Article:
By Savannah Woods
After Meek School of Journalism and New Media donor Ed Meek’s Facebook post went viral Wednesday, Meek School faculty and administration called for an open forum. Faculty said they saw the cries of students and community members who used words like “bigotry,” “racism” and “hate” in direct response to his post.
On Thursday evening, more than 200 integrated marketing communication and journalism students from the Meek School of Journalism and New Media, as well as faculty and staff members from the University of Mississippi, gathered in Nutt Auditorium to host an open discussion about the comments made by Meek.
UM Chancellor Jeffrey Vitter, who issued a statement to Facebook yesterday regarding the post, first addressed the crowd saying, “We’ve come here today to hear from you. That’s why we’re here.”
Graham Bodie, an expert in the area of nonverbal communication and listening, and Meek School faculty member, facilitated the discussion.
He gave suggested talking points before opening the floor to students.
“Many administration members have voiced that they are committed to listening to the student body and learning from all viewpoints,” Bodie said.
Below are the three questions he asked before handing discussion over to the crowd:
- What does it mean to be a student in the Meek School of Journalism and New Media? Or community member?
- How does this change students lives or community members lives in light of Ed Meek’s post?
- What can be done to productively move forward?
Throughout the discussion, emotions were high as several students spoke out on their beliefs and feelings in reference to Meek’s Facebook status.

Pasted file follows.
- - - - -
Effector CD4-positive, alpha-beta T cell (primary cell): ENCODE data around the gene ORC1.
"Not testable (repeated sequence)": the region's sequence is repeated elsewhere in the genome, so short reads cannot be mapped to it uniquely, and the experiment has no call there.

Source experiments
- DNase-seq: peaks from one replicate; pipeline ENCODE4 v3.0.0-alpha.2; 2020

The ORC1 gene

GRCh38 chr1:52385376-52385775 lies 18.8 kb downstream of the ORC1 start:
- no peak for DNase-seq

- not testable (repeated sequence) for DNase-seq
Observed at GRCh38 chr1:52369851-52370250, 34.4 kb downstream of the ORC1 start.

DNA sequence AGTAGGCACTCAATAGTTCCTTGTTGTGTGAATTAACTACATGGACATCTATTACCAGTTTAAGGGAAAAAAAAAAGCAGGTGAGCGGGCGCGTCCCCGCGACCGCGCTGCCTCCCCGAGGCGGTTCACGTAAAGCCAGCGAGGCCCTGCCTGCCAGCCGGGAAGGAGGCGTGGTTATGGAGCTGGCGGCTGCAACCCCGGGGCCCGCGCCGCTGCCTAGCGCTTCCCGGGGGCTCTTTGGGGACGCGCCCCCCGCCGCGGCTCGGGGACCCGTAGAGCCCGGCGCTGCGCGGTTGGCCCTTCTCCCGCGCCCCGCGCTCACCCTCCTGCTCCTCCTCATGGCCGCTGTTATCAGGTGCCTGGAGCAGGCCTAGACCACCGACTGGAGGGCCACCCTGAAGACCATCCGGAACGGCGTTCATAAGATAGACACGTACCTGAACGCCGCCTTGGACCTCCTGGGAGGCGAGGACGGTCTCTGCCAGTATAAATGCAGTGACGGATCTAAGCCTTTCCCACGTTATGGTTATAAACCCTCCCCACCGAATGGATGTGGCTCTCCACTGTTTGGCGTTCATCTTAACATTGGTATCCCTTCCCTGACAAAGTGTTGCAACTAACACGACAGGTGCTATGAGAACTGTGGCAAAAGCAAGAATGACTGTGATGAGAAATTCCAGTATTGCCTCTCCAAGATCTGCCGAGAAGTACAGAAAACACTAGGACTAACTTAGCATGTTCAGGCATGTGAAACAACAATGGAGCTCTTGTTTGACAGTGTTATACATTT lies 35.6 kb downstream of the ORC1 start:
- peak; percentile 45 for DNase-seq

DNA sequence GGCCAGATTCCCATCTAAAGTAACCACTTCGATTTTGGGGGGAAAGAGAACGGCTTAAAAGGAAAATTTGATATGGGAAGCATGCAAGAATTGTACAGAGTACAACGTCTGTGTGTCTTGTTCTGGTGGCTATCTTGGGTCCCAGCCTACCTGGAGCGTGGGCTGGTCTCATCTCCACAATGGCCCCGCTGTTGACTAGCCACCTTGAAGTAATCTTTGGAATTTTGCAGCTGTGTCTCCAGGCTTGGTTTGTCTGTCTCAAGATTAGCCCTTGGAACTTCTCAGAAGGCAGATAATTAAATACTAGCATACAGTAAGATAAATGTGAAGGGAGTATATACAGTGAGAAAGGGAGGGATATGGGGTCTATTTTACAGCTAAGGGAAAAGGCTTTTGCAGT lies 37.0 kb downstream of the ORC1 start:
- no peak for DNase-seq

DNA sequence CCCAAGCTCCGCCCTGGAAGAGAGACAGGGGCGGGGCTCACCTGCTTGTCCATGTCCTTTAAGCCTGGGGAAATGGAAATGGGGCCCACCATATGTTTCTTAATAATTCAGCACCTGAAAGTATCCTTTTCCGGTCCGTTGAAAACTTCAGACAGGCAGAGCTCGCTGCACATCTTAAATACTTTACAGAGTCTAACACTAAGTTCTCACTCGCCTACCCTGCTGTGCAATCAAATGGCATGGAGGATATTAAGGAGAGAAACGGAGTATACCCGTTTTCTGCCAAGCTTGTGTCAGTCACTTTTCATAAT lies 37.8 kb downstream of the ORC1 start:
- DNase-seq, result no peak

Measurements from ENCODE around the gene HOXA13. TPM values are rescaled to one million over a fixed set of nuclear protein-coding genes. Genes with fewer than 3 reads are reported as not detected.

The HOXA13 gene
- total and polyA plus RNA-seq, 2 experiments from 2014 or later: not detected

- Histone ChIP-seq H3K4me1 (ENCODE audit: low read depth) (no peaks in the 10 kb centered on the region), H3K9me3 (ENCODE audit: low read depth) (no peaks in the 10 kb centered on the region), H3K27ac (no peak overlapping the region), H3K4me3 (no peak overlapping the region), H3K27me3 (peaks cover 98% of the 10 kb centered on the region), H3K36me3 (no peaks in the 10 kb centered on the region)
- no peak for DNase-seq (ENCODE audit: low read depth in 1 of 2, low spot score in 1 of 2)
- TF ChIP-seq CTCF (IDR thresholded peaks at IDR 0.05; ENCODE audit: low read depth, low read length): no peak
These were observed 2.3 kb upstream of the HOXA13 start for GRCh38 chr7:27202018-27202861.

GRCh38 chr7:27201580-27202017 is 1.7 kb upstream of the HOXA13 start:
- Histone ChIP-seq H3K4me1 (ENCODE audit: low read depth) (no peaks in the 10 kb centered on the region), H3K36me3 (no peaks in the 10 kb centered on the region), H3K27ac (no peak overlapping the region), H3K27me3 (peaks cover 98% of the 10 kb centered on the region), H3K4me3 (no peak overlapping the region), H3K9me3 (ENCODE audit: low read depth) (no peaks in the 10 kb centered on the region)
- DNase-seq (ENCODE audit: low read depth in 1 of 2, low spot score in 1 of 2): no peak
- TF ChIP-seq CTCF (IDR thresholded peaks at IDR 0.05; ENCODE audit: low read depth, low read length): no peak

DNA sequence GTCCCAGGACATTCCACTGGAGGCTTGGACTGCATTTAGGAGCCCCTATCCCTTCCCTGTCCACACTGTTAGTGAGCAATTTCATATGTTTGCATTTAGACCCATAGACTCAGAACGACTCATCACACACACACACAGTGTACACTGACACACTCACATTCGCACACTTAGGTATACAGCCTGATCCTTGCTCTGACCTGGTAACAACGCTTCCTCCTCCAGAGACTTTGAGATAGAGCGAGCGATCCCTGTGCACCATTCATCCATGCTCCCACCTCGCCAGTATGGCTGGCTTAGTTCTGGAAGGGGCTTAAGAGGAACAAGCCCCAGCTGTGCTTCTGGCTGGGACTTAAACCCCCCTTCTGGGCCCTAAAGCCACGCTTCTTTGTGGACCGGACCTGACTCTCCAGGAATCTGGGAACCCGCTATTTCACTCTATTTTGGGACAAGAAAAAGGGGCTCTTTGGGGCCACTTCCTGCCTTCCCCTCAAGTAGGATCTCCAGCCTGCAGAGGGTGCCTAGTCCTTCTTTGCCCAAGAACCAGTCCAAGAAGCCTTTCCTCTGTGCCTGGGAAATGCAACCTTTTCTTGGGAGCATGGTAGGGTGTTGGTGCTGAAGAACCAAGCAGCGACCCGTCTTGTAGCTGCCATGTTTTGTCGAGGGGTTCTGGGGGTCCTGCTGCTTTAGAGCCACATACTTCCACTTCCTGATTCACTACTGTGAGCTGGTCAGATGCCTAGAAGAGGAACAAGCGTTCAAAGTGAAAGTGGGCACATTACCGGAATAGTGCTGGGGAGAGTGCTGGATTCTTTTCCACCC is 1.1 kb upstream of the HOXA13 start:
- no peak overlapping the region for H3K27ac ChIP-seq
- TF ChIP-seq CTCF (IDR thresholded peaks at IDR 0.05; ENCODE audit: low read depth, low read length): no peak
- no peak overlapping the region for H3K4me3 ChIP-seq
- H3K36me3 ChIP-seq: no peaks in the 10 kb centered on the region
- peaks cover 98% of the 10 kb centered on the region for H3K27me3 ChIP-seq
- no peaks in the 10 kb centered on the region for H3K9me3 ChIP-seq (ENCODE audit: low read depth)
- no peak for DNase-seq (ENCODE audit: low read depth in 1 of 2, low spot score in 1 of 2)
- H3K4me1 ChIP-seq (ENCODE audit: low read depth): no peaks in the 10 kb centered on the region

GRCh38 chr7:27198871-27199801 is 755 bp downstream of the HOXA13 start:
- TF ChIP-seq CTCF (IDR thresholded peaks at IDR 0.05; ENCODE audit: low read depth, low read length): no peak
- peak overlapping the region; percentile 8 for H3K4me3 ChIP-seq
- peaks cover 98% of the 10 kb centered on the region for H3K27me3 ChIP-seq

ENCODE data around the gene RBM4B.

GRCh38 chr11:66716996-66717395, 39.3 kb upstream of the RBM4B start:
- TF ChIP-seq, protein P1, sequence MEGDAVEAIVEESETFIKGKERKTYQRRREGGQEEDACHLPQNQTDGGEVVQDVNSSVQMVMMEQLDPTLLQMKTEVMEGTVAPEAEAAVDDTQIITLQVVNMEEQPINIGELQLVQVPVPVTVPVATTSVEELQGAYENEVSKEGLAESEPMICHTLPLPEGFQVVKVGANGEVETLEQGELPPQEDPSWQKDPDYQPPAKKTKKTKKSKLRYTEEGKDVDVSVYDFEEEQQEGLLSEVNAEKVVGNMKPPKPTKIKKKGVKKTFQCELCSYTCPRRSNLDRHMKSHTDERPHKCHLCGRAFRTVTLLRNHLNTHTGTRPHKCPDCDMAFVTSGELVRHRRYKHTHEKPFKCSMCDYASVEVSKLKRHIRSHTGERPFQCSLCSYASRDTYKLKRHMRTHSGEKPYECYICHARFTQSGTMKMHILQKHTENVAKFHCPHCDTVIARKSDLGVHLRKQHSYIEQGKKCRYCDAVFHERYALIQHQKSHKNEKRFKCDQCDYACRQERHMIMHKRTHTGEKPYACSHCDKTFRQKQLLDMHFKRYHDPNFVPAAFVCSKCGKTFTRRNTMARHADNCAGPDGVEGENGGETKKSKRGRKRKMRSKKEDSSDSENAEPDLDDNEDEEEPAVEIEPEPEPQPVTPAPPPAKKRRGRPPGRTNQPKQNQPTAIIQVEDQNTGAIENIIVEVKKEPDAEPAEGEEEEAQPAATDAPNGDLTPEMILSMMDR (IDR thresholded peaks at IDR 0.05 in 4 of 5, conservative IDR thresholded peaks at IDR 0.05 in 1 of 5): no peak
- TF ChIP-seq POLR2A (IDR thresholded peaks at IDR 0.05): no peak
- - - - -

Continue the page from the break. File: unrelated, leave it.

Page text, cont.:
“This issue is bigger than his post. Racism at this school has occurred over time and a lot of us feel that his post is another example from a long line of problems that happens on this campus,” senior IMC student Elly Quinton said. “What actions will we take to prevent these messages from happening in the future? We keep saying we do not condone these statements, but when will there be a solution?”
Student Sumayia Young also challenged the university’s stance on the larger issue of addressing racism.
“The will has to be greater than the want,” Sumayia said. “You may want to make a change, but will you?”
The students who voiced opinions stood in solidarity on one issue — Meek needs to face the repercussions of his actions. Many voiced for a call to action.
Students and community members who were not in attendance or able to speak tonight can voice their opinions to firstname.lastname@example.org.